The White House was designed by Irishman James Hoban, who won a competition in 1792, which lead him to create the building, one of those facts about Ireland you just don’t forget.
- Over 40 million Americans are of Irish descent, which is seven times more than Ireland’s population.
- New York City hosted the first St. Paddy’s Day parade when a contingent of Irish soldiers, homesick for their native coast, marched through the city in 1762.
- The 2008 American Community Survey reported more than 414,943 people of Irish ancestry living in NYC.
- Got an Uncle Patrick on Staten Island? One in 161 Americans is named Patrick — nearly 2 million times the population of Dublin.
- According to some historians, over 40% of all American presidents have had some Irish ancestry.
The tallest identical twins ever born were the Knipe Brothers from Magherafelt in County Derry, who were 7ft 2. They were born in 1761.
- Irish has three major dialects – Spoken Irish today has three major dialects: Ulster, Connacht, and Munster. Each dialect differs slightly in vocabulary, grammar and pronunciation.
- January 6 is known in the Irish language as “Nollaig na mBan” – Women’s Christmas. If you are ever in Ireland on this day, be sure to head out for a few drinks. It is a crazy, fun night.
- In the late 18th century, Cork was the largest exporter of butter in the world. This was mostly to Britain and the British Empire.
- The Royal Cork Yacht Club was founded in 1720 and is the world’s oldest yacht club.
- Cork Harbour claims to be the second-largest natural harbour in the world by navigational area, after Sydney’s Port Jackson.
- The Union Jack was flown for the first time in Dublin on 1st January 1801 to herald the Union of Great Britain and Ireland.
- At its closest point, Northern Ireland is only 13 miles across the sea from the Scottish coast. On a clear day, you can stand in Antrim, look across the water and see houses in Scotland!
- John Fitzgerald Kennedy, the 35th president of the United States of America, wore a green tie for photographs when Ireland’s ambassador to the US, Thomas Kiernan, turned up at the White House with a bowl of shamrock on 17 March 1963
- A shiny Claddagh ring was spotted on the finger of Shirley Eaton, as famous Bond Girl Jill Masterson in the 1964 film Goldfinger. The Claddagh ring became more popular after its appearance in the film, which also starred Honor Blackman as Bond girl Pussy Galore. See other celebrities that have worn the Claddagh ring here.
- There are more mobile phones than actual people living in Ireland!
- This was one of those facts about Ireland that completely surprised me. The first divorce in Ireland actually took place on 17 January 1997. Twenty-three years after the bill came into effect, Ireland has the lowest divorce rates in Europe and the fourth-lowest in the world.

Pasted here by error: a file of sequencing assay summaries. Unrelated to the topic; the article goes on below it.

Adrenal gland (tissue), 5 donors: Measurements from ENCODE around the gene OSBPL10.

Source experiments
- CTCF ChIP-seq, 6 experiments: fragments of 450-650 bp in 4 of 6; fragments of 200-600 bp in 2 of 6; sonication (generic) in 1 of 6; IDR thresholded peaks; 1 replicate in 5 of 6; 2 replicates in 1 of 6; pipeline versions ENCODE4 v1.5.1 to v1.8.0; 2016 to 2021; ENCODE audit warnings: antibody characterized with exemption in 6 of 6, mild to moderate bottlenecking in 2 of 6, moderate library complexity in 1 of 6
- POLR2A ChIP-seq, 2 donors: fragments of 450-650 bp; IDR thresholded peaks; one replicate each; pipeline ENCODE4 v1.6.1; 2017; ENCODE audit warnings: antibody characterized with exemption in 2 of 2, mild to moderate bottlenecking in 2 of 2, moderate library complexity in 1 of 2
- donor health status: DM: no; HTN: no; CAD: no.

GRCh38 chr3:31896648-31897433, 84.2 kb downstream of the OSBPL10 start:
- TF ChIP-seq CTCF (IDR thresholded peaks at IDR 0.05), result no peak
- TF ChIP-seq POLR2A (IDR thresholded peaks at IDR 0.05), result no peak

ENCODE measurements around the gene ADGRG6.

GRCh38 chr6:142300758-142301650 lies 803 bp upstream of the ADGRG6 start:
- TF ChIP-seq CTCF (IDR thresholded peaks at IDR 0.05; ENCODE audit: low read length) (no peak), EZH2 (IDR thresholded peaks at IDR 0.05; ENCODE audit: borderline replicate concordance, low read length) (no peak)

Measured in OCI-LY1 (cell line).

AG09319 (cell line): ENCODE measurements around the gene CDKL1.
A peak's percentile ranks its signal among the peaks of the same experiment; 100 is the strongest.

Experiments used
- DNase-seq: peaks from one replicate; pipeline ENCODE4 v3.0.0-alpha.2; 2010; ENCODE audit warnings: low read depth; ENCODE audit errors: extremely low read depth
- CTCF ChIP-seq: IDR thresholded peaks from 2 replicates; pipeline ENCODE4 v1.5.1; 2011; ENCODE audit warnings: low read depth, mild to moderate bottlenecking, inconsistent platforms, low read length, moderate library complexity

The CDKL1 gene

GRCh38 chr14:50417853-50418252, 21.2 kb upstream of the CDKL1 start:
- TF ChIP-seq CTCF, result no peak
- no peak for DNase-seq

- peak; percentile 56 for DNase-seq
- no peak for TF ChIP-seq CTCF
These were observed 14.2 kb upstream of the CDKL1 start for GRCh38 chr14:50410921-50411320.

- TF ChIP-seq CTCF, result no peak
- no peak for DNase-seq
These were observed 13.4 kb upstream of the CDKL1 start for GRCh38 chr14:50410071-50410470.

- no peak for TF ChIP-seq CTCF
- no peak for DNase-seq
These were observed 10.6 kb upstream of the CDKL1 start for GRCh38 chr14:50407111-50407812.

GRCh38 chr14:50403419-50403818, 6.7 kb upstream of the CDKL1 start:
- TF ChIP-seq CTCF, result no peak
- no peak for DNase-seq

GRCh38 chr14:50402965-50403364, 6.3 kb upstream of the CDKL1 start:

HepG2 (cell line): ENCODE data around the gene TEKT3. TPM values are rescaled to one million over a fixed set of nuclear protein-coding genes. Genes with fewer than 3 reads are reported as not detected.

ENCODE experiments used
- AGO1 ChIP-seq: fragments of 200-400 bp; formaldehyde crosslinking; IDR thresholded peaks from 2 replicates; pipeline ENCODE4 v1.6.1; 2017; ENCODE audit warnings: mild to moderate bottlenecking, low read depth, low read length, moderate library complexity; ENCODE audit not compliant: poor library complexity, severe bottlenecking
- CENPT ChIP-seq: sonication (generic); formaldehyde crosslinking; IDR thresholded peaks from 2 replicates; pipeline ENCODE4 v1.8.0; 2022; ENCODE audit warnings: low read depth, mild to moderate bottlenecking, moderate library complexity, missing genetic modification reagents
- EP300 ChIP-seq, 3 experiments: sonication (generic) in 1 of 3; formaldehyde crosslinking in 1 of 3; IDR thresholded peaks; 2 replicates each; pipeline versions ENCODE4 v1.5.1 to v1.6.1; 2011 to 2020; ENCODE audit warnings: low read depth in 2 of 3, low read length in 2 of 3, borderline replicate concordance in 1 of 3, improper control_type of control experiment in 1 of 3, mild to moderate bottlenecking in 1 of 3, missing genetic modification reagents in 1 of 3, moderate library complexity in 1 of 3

- One of the most well-known facts about Ireland is that Dublin is home to the world-famous Guinness Brewery. In 1759, Arthur Guinness signed a 9,000-year lease for the land.
- Irish Castles are scattered across the island in vast amounts, and numbers point to a total of around 25’000 castles and ruins. Some of the castles are open for tourists to stay.
- Ireland has one of the highest church attendances in Europe, and about 80% of the total population are nominally Roman Catholics.
The guillotine was used in Ireland before it was used in France. The earliest use dates back to 1307.
- The term “boycott” originated in Co. Mayo, Ireland. Charles Cunningham Boycott was an English land agent whose ostracism by his local community in Ireland gave the English language the verb “to boycott”.
- The famous Irish movie “The Quiet Man” was filmed in Cong, Co. Mayo. More than 40,000 tourists seeking to take in the sights and sounds of the beloved movie visit the town of Cong each year.
- Today, the population of Ireland is only about 4.9 million people— Arizona alone has 6.7 million people. However, between 70 and 80 million worldwide people can trace roots back to the Emerald Isle.
- Bono, the Edge and the gang were formed in Dublin in 1976, and one of their first tastes of success was winning a talent show on St. Patrick’s Day in Limerick in 1978.
- The Tara Mine near Navan, County Meath, is the largest zinc mine in Europe and the fifth-largest globally.
- Still with me? Don’t worry; there are still more facts about Ireland below.
- Ireland is the only country in the world where our windmills turn in a clockwise direction. This is true and untrue after fact-checking. It is totally dependent on the windmill’s motor, but typically more are programmed to turn clockwise than in other countries in the world. This could be where this fact came from. What do you think? Comment below.